The Point Of No Return is a production from the BeFrank theatre company, which is dedicated to producing “ambitious, visually engaging and thought provoking work based on real life stories, current topics and social/political events.” BeFrank is supported by, among others, the European Cultural Foundation and Tandem, The Arts Council and the British Ukrainian Society
Their current production is based on the Euromaidan protests in Ukraine in 2014. The work was developed by the company, working with academics and political experts as well as Ukrainian actors and musicians.
As soon as one enters the theatre one is confronted by a row of police in riot gear, grim, dark, and threatening in their silence. They break to reveal a prisoner under interrogation, and from there, we move into scenes of protest, escalating to a fully-fledged riot.
Against the general background of conflict, a range of people (drawn from real interviews) suddenly flashed their personal stories before us. These stories did not explore the characters in any profound way; they existed in terms of their part in the conflict and the brief flashes of their lives gave a sense of how ordinary people were caught up in a major event in their history: a young woman rebelling against her family’s fears for her safety, a brother and sister caught tragically in the struggle, a teacher, feeling sympathy for the protesters but unable to express it for fear of antagonising the authorities, a young protester taken prisoner, a father looking for his daughter amidst the smoke and violence. Each short scene acted as a focus point to guide us through the escalating chaos.
This is not a one sided propaganda play – both sides, or rather, all sides, were fully present: Each side of the conflict appeared, vanished and reappeared, with an opportunity to express their point of view. The police: “we protect the elected government and keep the country a democracy, that’s our job.” The politicians: “they (the protesters) are manipulated by foreigners.” The protesters: “Freedom! Glory to our people!” They want a better life for their children. This was a very broad canvas, and the pace was relentless. Every moment was tense with conflict, as edgy, rough, confusing and dangerous as the real event must have been. I for one was gripped by feeling part of these events, while I was being reminded of their historical importance.
The staging was most inventive, with scenes shifting from place to place by a simple change of objects or sound. The actors all gave fully committed performances which increased the sense of immediacy.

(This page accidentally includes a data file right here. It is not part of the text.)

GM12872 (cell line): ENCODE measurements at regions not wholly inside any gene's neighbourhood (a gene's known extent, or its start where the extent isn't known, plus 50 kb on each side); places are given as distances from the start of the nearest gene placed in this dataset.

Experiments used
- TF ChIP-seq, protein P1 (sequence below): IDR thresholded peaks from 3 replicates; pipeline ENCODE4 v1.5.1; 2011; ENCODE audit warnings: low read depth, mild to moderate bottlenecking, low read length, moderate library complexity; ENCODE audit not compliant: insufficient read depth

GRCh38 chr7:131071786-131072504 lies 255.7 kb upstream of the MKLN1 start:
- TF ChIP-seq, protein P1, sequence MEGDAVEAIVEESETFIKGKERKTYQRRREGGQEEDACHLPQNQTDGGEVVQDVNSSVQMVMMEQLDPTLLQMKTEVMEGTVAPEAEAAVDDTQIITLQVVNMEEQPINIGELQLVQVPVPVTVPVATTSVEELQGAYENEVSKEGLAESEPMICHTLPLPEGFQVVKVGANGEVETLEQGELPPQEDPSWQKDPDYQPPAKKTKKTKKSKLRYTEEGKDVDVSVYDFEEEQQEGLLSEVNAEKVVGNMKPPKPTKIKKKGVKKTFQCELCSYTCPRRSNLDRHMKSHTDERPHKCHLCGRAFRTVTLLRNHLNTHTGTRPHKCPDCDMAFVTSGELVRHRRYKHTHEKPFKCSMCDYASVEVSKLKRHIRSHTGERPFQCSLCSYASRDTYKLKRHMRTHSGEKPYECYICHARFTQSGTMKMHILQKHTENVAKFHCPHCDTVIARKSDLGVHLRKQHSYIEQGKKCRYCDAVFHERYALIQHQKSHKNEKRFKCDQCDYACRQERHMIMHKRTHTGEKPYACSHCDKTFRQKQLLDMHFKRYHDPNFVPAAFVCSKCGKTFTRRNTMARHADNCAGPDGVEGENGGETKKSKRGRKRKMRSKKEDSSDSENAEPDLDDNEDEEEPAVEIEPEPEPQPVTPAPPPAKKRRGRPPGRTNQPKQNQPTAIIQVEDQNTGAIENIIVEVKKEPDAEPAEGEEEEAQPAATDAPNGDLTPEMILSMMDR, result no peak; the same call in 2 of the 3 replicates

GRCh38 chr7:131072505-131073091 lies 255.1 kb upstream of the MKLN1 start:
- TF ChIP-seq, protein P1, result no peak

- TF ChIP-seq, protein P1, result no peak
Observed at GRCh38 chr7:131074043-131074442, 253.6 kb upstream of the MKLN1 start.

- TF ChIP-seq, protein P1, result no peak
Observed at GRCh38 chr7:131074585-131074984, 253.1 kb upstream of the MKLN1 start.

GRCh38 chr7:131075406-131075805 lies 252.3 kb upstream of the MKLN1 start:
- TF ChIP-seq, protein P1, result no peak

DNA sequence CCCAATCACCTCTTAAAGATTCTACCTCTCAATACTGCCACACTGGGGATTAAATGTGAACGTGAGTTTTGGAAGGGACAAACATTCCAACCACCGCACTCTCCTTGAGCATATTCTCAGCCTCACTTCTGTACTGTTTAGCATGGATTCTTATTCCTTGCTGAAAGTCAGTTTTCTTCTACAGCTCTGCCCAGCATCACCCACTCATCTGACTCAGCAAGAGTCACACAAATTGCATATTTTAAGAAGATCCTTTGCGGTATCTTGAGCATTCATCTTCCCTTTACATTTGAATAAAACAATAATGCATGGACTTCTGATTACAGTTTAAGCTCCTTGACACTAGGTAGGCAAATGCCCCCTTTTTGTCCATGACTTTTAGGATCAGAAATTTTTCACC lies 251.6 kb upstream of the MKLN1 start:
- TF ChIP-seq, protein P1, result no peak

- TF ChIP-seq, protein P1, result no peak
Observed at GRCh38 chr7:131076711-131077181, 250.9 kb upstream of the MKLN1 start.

Altogether, a meticulously researched and written event, excellently performed. If there was no ‘personal’ story line, the story line was the drama and conflict of the struggle itself which ended chaotically, with order restored and the authorities back in control, but with a sense of future outbreak simmering underneath, reminding us that when people are willing to die for freedom, they will not stop until they get it.
Review by Kate Beswick
The Point Of No Return
The country is in turmoil. The capital is on fire. Riot police try to keep order as protesters arm themselves with homemade weapons, and prepare to stand their ground and fight for a common cause: a new beginning. Meanwhile, a father desperately searches for his missing daughter as government officials deliberate the appropriate use of force. Someone waits for the perfect moment to strike the match on a Molotov cocktail; the moment when unrest becomes revolution… The Point Of No Return.
Critically acclaimed BeFrank Theatre Company returns to New Diorama Theatre with a new thought-provoking that tells the extraordinary story of how a society struck back against a repressive government and changed the course of history. Set in a fictional yet familiar place, this story explores large-scale political events, democratic values and the right to freedom-of-speech, through the eyes of ordinary people from all walks of life.
From extensive research and journeys into the heart of Ukraine, ‘The Point of No Return’ is based upon the personally recorded real-life stories of those involved in the last 4 days of the revolution in Kiev, February 2014.
Cast: Vikash Bhai, Luiana Bonfim, Matt Maltby, Charlotte Gascoyne, Haakon Smestad, Jodyanne Richardson and Drew McKenzie.
Creative Team: Writer/Director: Tommy Lexen, Composer: Ben Osborn, Dramaturg: Amanda Fromell, Movement Director: Svetlana Biba, Set/Costume Designer: Hiroko Matsuo, Lighting Designer: Joshua Pharo, Associate Producer: Philippa Kane, Executive Producer: Neil Walker, Outreach Manager: Kate Brown, Production Assistants: Mel Harrison and Daniel McElroy.
This production made in collaboration with/or supported by: Arts Council England, New Diorama Theatre (London), Centre for European Studies/Lund University (Lund, Sweden), European Culture Foundation, Federal Foreign Office (Berlin, Germany), MitOst (Berlin, Germany), Old Vic New Voices (London), Ukrainian Events in London (London), The Gålö Foundation (Stockholm, Sweden), IdeasTap (London), Folkteatren (Gothenburg, Sweden), Theatre na Zhukah (Kharkiv, Ukraine) and V. Zavalniuk’s “Peretvorennya” Theatre (Kiev, Ukraine).
The Point of No Return
New Diorama Theatre
Tue 28 April – Sat 23 May @ 19:30
Saturday matinees @ 15:30
£15.00 / £12.00 (conc)
No shows Sunday and Mondays
New Diorama Theatre box office 0207 383 9034
Thursday 30th April 2015